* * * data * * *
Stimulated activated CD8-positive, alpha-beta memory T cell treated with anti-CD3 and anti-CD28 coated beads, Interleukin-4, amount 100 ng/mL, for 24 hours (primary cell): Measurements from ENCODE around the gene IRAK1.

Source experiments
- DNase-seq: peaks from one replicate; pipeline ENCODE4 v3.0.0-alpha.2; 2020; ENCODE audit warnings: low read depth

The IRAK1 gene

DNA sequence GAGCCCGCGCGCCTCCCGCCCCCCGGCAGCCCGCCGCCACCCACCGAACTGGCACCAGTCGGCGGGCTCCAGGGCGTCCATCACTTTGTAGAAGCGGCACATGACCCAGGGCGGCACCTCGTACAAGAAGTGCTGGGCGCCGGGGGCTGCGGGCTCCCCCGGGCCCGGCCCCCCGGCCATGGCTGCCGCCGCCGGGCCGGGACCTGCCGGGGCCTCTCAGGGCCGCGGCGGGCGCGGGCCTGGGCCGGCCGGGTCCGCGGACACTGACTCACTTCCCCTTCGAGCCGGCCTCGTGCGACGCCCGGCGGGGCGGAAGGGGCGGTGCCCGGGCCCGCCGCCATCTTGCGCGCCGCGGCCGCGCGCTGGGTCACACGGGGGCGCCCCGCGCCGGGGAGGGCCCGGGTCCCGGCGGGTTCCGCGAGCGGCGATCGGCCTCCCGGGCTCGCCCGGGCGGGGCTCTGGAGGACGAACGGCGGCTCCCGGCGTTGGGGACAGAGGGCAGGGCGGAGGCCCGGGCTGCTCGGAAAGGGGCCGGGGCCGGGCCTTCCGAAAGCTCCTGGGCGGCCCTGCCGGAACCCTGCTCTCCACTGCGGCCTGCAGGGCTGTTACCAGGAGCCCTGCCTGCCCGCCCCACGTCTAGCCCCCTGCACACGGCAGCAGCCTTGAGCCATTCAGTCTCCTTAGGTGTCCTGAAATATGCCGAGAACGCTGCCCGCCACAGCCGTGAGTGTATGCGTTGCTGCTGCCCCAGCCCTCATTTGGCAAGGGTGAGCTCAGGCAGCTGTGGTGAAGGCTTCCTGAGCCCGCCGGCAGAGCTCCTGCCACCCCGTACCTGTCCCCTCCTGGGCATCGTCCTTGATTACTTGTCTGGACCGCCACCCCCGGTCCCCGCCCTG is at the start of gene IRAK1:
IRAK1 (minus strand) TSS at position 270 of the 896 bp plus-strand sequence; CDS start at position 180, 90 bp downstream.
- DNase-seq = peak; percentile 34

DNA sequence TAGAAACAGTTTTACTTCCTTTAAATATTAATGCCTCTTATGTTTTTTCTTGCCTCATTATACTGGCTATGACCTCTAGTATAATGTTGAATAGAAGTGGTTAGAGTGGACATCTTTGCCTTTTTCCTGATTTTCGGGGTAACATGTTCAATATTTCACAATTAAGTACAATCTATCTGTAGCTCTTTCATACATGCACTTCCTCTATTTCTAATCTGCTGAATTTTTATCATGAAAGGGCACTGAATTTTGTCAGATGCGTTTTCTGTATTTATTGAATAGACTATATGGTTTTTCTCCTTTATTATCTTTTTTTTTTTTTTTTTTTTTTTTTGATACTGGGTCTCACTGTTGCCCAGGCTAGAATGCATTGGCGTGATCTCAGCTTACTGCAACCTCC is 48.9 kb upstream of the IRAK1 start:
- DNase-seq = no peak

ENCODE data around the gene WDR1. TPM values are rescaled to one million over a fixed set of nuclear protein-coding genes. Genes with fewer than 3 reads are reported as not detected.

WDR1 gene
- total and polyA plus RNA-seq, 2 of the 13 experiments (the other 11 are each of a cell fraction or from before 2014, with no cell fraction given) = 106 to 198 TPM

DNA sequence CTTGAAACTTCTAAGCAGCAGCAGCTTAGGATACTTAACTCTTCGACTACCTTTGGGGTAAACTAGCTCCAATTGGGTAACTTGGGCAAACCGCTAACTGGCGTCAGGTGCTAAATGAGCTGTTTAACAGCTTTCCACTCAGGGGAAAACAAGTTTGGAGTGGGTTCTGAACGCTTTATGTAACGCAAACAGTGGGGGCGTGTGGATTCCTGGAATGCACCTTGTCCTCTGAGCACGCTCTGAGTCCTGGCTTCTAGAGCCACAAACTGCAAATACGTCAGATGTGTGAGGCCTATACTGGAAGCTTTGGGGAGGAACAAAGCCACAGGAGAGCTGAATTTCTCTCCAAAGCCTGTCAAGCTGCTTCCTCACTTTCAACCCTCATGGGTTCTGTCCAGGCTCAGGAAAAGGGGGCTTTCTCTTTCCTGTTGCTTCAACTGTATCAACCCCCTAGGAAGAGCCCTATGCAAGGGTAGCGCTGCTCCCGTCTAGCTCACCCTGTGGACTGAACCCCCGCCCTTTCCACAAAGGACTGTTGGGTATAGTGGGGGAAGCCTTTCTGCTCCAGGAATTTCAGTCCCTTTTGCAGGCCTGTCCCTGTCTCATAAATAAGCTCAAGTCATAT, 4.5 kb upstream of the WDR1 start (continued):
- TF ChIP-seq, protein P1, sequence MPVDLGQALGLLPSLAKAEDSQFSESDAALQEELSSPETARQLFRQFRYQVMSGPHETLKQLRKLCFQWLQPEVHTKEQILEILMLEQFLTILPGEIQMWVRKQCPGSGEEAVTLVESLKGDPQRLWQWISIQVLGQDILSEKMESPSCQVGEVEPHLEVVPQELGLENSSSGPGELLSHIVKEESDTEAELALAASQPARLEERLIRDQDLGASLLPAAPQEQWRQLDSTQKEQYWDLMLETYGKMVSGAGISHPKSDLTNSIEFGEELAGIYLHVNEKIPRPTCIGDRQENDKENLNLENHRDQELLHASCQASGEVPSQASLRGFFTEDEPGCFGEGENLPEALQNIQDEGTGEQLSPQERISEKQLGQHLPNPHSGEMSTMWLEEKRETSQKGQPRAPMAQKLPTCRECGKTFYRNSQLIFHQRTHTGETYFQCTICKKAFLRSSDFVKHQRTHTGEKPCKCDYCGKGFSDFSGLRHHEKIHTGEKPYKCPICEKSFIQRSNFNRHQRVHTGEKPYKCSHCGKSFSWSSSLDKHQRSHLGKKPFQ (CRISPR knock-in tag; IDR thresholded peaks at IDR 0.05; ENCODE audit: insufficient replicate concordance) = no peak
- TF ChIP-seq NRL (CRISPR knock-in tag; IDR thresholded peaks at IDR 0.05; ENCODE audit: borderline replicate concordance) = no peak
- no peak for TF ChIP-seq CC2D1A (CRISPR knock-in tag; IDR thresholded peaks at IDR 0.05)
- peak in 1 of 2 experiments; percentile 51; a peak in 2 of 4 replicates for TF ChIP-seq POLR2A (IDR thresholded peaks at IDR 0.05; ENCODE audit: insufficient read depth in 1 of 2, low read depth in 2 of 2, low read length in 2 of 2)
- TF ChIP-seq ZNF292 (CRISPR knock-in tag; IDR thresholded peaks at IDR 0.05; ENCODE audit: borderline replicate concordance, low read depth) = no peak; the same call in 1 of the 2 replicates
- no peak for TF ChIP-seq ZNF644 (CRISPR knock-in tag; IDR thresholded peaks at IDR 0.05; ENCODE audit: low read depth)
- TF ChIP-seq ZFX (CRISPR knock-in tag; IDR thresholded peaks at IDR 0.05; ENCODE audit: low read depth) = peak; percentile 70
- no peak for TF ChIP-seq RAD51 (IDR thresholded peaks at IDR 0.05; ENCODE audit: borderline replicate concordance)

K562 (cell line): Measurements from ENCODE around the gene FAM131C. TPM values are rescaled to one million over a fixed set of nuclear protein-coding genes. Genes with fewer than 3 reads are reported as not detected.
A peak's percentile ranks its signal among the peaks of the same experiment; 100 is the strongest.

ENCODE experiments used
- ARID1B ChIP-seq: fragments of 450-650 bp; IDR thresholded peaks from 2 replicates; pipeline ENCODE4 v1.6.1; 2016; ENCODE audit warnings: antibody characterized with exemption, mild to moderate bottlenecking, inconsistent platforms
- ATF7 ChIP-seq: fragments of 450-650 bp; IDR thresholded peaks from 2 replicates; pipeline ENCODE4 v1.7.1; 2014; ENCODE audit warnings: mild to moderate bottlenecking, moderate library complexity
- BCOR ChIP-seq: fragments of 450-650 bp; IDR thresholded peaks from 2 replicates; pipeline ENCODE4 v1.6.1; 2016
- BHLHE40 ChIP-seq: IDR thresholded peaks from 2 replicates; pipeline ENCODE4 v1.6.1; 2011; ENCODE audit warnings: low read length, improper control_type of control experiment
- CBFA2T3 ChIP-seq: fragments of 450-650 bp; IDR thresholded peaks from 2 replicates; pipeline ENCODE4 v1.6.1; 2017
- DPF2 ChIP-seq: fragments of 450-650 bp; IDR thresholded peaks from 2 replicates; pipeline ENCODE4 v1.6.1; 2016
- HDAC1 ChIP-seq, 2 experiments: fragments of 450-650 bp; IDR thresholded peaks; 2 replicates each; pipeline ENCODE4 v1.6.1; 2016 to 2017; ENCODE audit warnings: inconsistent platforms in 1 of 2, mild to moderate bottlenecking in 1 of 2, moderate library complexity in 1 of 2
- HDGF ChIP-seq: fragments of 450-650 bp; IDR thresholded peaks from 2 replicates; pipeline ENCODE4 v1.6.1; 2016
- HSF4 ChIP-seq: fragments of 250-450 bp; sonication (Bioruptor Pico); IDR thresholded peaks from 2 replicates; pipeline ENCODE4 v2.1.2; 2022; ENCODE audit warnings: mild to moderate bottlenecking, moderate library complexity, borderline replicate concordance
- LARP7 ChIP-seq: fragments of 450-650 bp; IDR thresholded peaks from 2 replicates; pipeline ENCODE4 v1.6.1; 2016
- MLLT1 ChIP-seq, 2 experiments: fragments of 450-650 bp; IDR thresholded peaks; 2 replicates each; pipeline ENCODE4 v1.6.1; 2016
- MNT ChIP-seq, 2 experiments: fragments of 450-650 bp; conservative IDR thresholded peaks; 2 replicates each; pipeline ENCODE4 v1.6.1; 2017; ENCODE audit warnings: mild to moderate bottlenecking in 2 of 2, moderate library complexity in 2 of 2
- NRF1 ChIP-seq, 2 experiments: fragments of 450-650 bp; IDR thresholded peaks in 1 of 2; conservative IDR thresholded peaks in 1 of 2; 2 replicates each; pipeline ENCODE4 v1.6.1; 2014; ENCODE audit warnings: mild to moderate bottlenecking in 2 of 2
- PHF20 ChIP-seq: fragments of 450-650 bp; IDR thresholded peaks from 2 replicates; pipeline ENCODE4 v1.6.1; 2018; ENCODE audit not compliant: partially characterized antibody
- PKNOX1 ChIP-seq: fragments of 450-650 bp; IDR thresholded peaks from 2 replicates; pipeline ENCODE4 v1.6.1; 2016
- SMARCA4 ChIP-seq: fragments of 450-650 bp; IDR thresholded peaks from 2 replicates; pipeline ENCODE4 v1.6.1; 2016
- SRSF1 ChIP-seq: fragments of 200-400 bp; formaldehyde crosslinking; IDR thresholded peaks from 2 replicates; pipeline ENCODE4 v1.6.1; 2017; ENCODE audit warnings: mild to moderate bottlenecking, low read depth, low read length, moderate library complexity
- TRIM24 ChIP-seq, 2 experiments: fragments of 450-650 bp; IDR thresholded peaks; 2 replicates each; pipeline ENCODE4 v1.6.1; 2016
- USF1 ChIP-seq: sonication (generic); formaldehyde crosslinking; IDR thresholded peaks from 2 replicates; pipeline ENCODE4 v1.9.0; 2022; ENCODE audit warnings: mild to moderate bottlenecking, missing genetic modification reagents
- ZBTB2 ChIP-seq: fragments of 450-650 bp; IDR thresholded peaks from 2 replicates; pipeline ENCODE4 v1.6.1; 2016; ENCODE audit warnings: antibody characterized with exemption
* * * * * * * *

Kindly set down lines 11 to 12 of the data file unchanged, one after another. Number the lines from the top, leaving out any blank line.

WDR1 gene
- total and polyA plus RNA-seq, 2 of the 13 experiments (the other 11 are each of a cell fraction or from before 2014, with no cell fraction given) = 106 to 198 TPM